The day immediately after the opening of the church, work began on the converting of the old church into a parish hall. Fr Brown built a stage "erected almost entirely by himself at a cost of £60" The old church floor was sanded and treated and made into quite a reasonable dance floor and a sound system was installed by the April
In May 1969, we had a Catholic Mayor, Alderman V Hemmingway, a parishioner of St Luke's and Fr Brown agreed to be his chaplain. On the 8th May there was a Pontifical High Mass at the Cathedral and in the afternoon a special service at St Luke's. Fr Brown commented
It was a beautiful day and the councillors thoroughly enjoyed the service in the setting of the new church and the refreshments served in the hall (converted church) afterwards
21st June. Ordination of Rev Leo Heakin at S Luke's, by Bishop Burke. Fr Brown had known Leo Heakin as a small boy during his time as curate at the cathedral. The ordination was performed according to the revised rite.
It had been said that the new rite was rather drab, but in the setting of the new church it was most impressive, and one parishioner said it had done more good than 20 sermons. (no reflection of course on the parish clergy)
Fr Brown was also pleased the collections which had risen during the building of the church had stayed up at the levels that they were when there was a big push to raise money for the new church. Of course, although the church was now built, it still had to be paid for.
The PP was very gratified because it seemed to show the people approved
There is an almost universal feeling of satisfaction. The people are proud of their church. The women come by weekly rota to wash & polish the floors and keep it beautiful. The ceremonies can be done in a fitting manner
Fr Brown put his carpentry skills to further use during the summer of the following year when "obtained a quantity of blockboard & formica for nothing and made some coffee tables, some with mosaic tops, which were offered for sale." These raised almost £60.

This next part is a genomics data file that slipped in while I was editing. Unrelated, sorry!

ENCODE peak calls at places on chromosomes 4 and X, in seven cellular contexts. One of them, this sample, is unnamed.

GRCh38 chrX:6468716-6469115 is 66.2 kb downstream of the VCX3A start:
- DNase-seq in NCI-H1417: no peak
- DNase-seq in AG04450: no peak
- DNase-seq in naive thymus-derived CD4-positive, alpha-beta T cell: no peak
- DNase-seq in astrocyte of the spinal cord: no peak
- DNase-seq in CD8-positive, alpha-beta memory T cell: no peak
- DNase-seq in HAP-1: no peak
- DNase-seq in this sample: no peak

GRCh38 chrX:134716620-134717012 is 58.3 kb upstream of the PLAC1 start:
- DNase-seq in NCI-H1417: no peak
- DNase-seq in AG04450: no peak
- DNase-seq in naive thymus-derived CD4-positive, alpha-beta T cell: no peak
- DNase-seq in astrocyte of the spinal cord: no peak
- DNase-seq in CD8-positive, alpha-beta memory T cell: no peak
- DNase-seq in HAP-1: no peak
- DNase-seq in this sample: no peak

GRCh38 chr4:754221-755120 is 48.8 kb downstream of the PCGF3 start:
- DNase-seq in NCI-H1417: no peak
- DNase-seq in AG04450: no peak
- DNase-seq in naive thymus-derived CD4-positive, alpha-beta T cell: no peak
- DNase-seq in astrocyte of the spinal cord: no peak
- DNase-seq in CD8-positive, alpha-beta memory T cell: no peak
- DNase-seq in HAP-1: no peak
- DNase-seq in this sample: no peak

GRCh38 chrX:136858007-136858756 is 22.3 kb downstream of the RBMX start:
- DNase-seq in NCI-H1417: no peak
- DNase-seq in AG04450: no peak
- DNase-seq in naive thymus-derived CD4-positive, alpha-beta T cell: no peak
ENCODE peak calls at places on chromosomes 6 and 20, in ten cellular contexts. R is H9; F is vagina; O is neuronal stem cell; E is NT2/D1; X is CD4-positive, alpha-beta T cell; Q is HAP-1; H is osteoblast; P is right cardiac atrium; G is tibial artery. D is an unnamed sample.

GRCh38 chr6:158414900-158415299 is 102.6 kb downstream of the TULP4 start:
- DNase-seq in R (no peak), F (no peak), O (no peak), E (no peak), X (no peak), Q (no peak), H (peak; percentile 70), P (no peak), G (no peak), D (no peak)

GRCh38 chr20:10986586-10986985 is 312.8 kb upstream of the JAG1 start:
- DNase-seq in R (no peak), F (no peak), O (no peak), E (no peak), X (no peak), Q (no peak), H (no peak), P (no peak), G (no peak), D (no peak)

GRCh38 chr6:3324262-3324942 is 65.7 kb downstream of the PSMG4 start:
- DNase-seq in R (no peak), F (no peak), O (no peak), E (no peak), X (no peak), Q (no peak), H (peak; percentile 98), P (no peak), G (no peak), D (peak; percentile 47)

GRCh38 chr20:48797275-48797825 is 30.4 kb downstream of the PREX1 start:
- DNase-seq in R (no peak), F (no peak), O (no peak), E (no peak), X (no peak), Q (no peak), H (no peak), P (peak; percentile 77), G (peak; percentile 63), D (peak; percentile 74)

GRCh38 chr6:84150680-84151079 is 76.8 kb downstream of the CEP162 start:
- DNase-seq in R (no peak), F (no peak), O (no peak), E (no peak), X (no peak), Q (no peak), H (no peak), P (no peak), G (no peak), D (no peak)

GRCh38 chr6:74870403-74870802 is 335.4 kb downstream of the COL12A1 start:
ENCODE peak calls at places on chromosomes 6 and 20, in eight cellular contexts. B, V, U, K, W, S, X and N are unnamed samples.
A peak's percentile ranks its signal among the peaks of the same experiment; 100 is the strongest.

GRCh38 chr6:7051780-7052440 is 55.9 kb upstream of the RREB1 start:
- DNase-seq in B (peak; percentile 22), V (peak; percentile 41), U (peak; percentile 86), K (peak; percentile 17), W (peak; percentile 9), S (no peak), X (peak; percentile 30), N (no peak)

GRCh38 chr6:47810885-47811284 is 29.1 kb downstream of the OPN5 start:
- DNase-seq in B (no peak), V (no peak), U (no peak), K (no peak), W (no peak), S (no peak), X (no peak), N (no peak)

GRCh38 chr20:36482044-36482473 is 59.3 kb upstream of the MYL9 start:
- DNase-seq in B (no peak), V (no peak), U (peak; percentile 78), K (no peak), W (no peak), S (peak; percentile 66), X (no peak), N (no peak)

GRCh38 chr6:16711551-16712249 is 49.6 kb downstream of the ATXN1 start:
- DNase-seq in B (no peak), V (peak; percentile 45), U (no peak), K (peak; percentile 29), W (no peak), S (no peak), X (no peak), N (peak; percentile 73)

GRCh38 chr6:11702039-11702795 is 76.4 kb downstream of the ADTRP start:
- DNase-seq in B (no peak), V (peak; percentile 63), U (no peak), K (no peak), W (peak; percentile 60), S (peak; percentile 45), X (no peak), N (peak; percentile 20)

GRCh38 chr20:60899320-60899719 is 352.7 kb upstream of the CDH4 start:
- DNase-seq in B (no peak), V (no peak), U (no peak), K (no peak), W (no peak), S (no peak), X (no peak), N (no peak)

In fact Fr Brown had quite a reputation, and was justifiably proud of for his practical woodworking and DIY skills, however his electrical work was infamous and potentially lethal and it was considered lucky that no-one got injured.
The same year on the Feast of St Luke, Fr Brown wrote a hymn to St Luke sung to the tune of "Land of my Fathers"
August 6th 1972 Trip to Lourdes led by Fr Brown
In 1975 the building of the new Presbytery began and the Parish Priest was able to move in around the 20th October "It is a great improvement on the old one"
Later in 1975, Fr Brown lost another curate. After a long interview with the Bishop, Fr Pilkington was granted a sabbatical year, which he had asked already at the time of his ordination and the Bishop finally allowed him to go.
"This came as a great surprise to Fr Brown." Fr Brown wote in the log, "Once again we have to start at the beginning"
That new beginning was Fr David Lannon who very soon set about being very active in organising many aspects of the parish.
Later in 1975 lamented about the roof of the new church which had already been leaking in several places.
In prolonged hot weather, the copper expands, and when rain comes there is a leak. I would never recommend a copper roof ...